What are the consequences and empirical effects of corporate announcements relating to introduction of new products or services, financial performance, business strategies, marketing plans, human resource practices, corporate governance corporate social responsibility, mergers and acquisitions or breaking news, etc. in developed and emerging markets?
Suitable topics include, but are not limited, to the following:
- Public announcement of launching firms' new products/services including technology and firm's performance (e.g. Sorescu et al., 2007; Talay et al., 2017; Zhang and Choi, 2018)
- Stock market reactions to press notices by companies with wide economic moats
- Crashes/black days/reversal/correction in stock markets resulting from major corporate announcements
- Irrational exuberance resulting from major corporate announcements
- Corporate performance after the announcement of mergers and acquisitions
- Industry shocks resulting from mergers and acquisitions (e.g. telecommunications)
- Consequences of announcements concerning money laundering and corporate frauds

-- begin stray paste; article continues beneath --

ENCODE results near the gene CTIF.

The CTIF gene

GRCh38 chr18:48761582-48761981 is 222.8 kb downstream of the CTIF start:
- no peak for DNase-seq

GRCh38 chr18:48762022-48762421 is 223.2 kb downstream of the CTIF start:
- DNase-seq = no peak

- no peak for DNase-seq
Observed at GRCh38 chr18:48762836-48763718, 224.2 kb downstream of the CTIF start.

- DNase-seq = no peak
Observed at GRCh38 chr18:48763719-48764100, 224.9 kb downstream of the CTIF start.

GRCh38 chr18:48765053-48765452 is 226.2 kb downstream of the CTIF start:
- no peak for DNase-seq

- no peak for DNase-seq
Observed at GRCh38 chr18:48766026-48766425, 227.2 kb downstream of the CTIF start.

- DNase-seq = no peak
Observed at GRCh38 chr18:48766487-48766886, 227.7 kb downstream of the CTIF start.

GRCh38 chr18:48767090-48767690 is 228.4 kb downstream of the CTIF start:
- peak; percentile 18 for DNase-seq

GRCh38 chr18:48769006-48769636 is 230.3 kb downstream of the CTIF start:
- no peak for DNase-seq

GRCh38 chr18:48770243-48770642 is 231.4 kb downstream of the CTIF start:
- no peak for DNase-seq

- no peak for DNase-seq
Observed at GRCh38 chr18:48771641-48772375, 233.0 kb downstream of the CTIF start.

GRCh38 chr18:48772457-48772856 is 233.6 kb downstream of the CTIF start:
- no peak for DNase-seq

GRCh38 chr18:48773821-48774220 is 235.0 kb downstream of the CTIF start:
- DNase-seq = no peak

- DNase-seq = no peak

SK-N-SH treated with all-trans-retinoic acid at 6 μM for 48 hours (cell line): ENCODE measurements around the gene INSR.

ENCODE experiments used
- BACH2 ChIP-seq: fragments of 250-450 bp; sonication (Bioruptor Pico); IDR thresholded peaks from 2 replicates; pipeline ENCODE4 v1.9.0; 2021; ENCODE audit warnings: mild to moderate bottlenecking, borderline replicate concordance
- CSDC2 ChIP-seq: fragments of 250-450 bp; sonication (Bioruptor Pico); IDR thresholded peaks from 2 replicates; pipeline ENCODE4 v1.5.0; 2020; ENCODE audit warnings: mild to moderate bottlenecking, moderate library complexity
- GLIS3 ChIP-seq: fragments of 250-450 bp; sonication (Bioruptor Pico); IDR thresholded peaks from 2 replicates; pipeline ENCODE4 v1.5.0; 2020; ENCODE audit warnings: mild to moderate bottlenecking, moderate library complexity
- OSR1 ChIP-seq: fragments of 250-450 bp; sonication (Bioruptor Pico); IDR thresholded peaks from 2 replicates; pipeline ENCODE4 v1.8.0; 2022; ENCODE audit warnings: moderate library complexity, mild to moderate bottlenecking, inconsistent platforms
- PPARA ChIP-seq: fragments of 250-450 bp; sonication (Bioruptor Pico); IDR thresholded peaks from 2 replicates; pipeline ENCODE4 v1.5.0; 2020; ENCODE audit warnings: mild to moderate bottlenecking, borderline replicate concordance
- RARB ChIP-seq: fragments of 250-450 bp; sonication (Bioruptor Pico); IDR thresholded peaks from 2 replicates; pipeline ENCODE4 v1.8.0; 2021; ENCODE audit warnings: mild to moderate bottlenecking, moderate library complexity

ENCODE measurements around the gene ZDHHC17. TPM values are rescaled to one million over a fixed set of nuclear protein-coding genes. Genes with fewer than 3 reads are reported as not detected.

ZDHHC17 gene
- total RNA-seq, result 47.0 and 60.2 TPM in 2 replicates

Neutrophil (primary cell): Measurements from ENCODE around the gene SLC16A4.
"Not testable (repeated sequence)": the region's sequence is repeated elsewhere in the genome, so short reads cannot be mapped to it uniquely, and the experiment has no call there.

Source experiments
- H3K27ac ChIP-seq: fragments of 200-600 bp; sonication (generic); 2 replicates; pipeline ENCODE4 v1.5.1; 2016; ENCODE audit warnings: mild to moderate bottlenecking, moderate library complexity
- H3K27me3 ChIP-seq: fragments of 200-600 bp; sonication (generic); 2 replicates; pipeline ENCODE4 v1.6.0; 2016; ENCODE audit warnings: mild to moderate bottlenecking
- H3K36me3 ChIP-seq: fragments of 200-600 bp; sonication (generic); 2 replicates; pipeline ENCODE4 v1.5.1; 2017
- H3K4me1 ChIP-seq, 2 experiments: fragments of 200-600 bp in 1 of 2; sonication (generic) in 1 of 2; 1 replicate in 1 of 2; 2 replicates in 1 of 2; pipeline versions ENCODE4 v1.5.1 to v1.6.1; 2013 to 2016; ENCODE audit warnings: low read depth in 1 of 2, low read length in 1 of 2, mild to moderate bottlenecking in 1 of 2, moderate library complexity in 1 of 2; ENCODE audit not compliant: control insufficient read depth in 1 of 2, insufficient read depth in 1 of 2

- Impact of whistleblowing on firm's performance
- Corporate announcements relating to initial public offerings
- Vaporware announcements (e.g. Prentice and Langmore, 1994; Bayus et al., 2001; Haan, 2003)
- Notifications concerning litigation, disputes and final verdict
- Business/banking/economy breaking news and firm's quick reactions and outcomes (e.g. unexpected top-level managerial deaths, Quigley et al., 2017)
- Political/jurisdiction breaking news and firm's quick reactions and outcomes
- World's breaking news and firm's quick reactions and outcomes (e.g. the effects of Brexit, Ramiah et al., 2017)
- Global financial crisis, corporate restructuring announcements and firm performance
- Budgetary remedies and central banks' policies in aftermath of the financial crisis
- Contemporary challenges and policy solutions in corporate performance and governance management
Notes for Prospective Authors
Submitted papers should not have been previously published nor be currently under consideration for publication elsewhere. (N.B. Conference papers may only be submitted if the paper has been completely re-written and if appropriate written permissions have been obtained from any copyright holders of the original paper).
All papers are refereed through a peer review process.
All papers must be submitted online. To submit a paper, please read our Submitting articles page.
If you have any queries concerning this special issue, please email the Guest Editor Dr. Abhishek Behl at email@example.com.
Manuscripts due by: 15 August, 2018
Notification to authors: 30 September, 2018
Final versions due by: 30 November, 2018